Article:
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In the late 1970s a book appeared that was called The Tao of Physics. It was written by a theoretical physicist named Fritjof Capra, whose intent was to show parallels between some ideas of elementary particle physics and Eastern mysticism. When I heard about it, I decided that I would not read it. I had by this time taken several trips to Nepal, where I had been exposed to the real thing, and I felt that I did not have to deal with some second-hand imported version. But eventually I changed my mind. As a physicist I found myself being asked questions concerning it, so I thought that I should have some idea what it was. Furthermore, I was then writing a biannual column for The American Scholar. I thought that if this book was as bad as I expected to be, it would be grist for a column. My expectations were realized on both counts, and I wrote a column that I called “ A Cosmic Flow. ” In it I pointed out that not only were Capra's parallels absurd, but the physics on which they were...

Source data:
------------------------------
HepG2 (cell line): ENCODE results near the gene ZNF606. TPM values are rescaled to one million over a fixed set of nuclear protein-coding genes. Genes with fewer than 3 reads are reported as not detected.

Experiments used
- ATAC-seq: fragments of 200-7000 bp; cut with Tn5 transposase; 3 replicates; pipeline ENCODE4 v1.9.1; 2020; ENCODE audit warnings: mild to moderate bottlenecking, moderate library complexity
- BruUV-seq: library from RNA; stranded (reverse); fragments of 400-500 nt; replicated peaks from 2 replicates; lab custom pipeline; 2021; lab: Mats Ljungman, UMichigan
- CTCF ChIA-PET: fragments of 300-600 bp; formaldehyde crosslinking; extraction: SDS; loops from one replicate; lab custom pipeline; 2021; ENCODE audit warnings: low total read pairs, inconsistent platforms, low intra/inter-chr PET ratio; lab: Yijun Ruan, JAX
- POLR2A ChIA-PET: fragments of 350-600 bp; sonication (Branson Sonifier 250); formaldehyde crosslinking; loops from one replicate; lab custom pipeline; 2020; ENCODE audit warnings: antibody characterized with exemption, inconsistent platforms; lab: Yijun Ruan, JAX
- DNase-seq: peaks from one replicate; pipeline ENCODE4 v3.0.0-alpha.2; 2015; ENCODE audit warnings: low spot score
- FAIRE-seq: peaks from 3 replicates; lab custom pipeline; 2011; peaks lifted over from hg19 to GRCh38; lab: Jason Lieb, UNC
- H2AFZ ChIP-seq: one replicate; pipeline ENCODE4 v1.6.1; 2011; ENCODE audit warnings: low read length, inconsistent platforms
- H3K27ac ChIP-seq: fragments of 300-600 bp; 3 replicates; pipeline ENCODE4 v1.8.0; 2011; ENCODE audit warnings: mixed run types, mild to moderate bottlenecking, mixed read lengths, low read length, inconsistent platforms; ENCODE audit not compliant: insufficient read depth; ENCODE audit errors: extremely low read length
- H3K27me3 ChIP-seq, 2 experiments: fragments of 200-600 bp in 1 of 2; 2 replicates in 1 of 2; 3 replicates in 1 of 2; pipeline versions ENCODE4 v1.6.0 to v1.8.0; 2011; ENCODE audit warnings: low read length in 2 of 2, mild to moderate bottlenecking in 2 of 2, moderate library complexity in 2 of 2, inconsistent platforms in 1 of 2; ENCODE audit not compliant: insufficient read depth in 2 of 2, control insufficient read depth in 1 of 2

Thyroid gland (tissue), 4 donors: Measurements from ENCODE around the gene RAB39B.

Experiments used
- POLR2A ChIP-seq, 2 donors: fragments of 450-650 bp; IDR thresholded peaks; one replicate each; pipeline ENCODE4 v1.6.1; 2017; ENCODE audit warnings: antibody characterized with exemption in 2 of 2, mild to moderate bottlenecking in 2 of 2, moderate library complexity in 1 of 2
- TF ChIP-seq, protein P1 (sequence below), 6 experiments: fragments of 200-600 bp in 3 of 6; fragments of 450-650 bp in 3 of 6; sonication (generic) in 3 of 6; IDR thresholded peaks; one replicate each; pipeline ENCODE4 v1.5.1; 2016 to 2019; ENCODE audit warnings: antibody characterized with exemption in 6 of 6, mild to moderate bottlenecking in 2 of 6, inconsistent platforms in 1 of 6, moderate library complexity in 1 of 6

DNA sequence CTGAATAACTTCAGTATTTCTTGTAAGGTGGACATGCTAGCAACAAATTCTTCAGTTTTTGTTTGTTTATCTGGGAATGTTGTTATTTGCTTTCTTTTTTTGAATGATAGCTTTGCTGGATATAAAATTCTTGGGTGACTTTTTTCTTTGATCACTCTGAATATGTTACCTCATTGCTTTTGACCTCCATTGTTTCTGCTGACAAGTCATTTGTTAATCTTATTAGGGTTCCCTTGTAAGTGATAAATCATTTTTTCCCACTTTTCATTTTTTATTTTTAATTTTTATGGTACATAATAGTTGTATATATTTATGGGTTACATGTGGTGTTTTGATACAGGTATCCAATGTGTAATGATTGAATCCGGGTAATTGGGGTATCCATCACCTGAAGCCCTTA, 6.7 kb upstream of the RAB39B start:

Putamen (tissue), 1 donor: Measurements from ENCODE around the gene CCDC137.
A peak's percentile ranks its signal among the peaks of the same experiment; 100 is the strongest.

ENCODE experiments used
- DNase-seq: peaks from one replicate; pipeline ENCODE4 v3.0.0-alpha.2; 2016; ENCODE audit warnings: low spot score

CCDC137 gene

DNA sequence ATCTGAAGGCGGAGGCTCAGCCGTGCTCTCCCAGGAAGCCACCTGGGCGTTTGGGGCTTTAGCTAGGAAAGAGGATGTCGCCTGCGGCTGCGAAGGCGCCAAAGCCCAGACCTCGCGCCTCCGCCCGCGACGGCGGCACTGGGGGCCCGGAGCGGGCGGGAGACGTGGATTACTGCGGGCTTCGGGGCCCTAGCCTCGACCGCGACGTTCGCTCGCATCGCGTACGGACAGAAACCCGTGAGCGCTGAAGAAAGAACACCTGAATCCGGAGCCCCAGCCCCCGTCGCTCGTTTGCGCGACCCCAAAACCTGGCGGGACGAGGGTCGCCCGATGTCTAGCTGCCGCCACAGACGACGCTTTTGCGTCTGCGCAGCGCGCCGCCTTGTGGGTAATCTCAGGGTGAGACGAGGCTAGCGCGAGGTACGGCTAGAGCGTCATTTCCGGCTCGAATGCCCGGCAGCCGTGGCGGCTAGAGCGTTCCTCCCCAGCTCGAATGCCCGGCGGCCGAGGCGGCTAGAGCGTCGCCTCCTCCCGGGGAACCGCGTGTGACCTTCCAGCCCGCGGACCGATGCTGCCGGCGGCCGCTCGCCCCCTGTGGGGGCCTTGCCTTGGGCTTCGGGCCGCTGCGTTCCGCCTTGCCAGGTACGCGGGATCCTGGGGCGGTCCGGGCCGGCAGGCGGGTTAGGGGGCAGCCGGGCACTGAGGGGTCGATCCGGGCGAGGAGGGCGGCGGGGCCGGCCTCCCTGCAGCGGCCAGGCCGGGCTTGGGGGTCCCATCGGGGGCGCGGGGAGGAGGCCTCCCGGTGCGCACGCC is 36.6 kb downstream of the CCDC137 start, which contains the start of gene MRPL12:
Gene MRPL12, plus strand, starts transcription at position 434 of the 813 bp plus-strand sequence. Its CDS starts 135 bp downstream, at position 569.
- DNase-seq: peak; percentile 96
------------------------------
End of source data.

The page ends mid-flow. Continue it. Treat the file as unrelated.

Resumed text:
Keywords

Quantum Theory Wave Nature Elementary Particle Physic Mechanic Account American Scholar 
These keywords were added by machine and not by the authors. This process is experimental and the keywords may be updated as the learning algorithm improves.

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© Springer Science+Business Media, LLC 2008

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